Until now, visitors to the Acropolis Museum in Athens could only peer through the glass floors of the Bernard Tschumi-designed structure to get an idea of the ancient neighborhood lying among the building’s foundations.
Soon, however, they will be able to take a closer look at the findings unearthed during the construction of the museum, which opened its doors to the public in the summer of 2009, and learn more about the city’s past from the time of its first inhabitants to around AD 1200.
The Central Archaeological Council (KAS) recently gave the green light for a permanent outdoor exhibition that will see some 1,400 items go on display on the museum’s underground level.
According to KAS officials, the aim of the exhibition will be to cast light on lesser-known eras in the ancient city, such as the Mycenaean and Roman periods. Moreover, it will highlight aspects of daily life in Athens focusing on more humble, everyday items. These may be in a different league than, say, the Parthenon Marbles or the Caryatids, but they were very necessary for people back then. The findings from excavation works at the construction site will be divided into three main groups depending on the period when they were crafted.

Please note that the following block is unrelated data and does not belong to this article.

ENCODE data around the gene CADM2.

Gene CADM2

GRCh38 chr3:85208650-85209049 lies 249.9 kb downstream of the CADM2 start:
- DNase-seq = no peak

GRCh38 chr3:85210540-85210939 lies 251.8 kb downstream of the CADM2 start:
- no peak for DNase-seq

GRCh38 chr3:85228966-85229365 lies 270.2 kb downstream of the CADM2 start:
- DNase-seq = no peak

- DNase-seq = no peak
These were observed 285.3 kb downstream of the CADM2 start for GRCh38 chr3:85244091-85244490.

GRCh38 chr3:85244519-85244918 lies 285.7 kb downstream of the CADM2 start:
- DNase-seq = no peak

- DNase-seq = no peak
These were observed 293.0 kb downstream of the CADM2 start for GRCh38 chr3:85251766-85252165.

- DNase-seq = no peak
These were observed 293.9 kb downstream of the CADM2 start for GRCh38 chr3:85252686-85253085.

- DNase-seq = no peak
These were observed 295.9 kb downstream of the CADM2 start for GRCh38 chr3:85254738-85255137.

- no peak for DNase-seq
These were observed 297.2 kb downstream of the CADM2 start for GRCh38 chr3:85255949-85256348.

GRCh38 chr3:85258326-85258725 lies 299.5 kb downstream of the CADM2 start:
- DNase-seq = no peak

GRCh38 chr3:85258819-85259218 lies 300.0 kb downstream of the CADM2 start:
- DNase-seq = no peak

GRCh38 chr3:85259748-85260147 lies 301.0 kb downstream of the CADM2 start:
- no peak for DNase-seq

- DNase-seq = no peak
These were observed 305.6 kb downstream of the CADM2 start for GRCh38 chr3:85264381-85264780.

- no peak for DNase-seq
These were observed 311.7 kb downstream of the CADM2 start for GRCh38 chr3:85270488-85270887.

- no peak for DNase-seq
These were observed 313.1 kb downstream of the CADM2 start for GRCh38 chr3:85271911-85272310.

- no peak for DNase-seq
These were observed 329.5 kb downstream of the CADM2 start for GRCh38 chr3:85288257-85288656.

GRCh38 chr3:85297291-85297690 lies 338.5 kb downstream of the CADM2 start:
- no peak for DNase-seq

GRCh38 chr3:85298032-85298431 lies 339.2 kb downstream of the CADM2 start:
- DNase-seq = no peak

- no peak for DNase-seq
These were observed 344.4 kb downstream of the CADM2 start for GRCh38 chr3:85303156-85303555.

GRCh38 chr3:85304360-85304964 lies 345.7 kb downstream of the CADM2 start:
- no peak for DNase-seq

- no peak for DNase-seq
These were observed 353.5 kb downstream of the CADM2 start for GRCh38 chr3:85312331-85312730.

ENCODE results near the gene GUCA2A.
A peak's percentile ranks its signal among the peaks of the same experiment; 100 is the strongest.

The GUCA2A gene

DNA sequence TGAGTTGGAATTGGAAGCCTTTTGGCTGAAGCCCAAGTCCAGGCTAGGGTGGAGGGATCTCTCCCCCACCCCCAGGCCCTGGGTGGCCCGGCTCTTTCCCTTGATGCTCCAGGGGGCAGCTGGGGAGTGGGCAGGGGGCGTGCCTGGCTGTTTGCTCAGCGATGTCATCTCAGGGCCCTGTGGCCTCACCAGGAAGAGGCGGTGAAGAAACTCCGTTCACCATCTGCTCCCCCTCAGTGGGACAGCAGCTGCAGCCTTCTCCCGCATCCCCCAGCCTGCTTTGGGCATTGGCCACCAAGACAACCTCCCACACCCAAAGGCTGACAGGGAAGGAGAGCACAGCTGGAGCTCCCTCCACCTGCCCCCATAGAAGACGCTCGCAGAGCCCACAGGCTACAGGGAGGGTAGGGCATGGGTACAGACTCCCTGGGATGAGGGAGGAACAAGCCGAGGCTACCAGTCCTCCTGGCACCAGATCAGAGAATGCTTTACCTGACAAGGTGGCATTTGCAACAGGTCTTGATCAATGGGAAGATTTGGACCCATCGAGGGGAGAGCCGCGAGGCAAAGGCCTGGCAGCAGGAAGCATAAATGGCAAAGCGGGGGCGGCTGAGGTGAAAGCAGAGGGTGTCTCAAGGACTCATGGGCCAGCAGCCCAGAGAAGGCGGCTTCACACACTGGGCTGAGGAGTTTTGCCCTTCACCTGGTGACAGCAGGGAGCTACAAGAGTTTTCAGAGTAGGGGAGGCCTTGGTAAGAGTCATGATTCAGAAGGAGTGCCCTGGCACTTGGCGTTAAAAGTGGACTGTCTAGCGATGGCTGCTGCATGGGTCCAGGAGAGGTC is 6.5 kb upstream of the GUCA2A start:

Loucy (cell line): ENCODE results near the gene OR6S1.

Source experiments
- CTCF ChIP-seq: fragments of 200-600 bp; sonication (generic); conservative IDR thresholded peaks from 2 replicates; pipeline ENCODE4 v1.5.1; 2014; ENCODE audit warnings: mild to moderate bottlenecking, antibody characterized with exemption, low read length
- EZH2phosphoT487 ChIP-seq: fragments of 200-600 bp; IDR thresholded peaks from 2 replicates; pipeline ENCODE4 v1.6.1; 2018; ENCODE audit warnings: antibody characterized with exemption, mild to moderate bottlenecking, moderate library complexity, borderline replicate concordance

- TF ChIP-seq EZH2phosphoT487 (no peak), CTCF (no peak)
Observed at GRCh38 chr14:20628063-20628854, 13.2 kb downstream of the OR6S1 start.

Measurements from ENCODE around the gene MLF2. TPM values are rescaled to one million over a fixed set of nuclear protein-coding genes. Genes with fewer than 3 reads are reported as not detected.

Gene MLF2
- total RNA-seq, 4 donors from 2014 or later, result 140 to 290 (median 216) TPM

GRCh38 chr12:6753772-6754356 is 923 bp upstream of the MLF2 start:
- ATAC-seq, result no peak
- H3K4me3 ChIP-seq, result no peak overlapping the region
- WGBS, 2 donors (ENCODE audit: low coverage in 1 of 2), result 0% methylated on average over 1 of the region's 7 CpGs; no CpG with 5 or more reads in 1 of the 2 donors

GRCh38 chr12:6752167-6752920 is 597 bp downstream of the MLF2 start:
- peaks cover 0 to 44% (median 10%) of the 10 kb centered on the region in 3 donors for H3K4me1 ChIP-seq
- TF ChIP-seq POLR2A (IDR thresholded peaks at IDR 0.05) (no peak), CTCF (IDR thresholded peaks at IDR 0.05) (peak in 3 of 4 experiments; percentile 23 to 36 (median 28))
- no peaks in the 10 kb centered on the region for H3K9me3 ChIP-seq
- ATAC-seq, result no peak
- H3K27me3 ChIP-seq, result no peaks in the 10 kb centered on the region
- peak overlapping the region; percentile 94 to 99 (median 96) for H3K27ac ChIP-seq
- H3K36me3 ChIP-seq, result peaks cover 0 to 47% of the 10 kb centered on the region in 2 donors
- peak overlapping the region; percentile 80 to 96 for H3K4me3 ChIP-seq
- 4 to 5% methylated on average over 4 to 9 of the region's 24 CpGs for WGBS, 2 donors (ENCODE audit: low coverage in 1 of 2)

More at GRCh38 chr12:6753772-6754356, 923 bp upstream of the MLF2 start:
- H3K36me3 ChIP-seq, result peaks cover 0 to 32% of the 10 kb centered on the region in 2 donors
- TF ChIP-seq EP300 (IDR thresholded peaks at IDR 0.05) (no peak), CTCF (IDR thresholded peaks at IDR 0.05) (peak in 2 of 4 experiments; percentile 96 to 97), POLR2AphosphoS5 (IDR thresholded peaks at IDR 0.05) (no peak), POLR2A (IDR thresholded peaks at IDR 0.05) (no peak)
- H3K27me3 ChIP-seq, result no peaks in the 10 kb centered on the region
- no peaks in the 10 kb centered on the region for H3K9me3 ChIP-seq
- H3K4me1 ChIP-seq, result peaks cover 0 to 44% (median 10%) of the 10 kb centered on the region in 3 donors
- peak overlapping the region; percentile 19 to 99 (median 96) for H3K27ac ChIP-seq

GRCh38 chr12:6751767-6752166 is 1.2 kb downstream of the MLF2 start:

The first section, titled “Before the City,” will include 81 items dating to between 3000 and 750 BC, including pottery from the Final Neolithic era, and the content of five graves that reveals evidence on burial customs during the Middle Helladic, Mycenaean and Geometric periods.
The second section, titled “On the City’s Periphery” as the area lay beyond the walls of Archaic Athens, will take visitors from 750 to 480 BC.
Most of the 1,000 items under the third, largest category, titled “Life in the City,” will shed light on everyday life in the ancient neighborhood between the 5th century BC and AD 1200, focusing on aspects such as trade, gender roles, physical well-being, religious practice, lighting and the big disasters that hit the city. Items here will include domestic utensils, coins, busts of renowned citizens and statues of gods.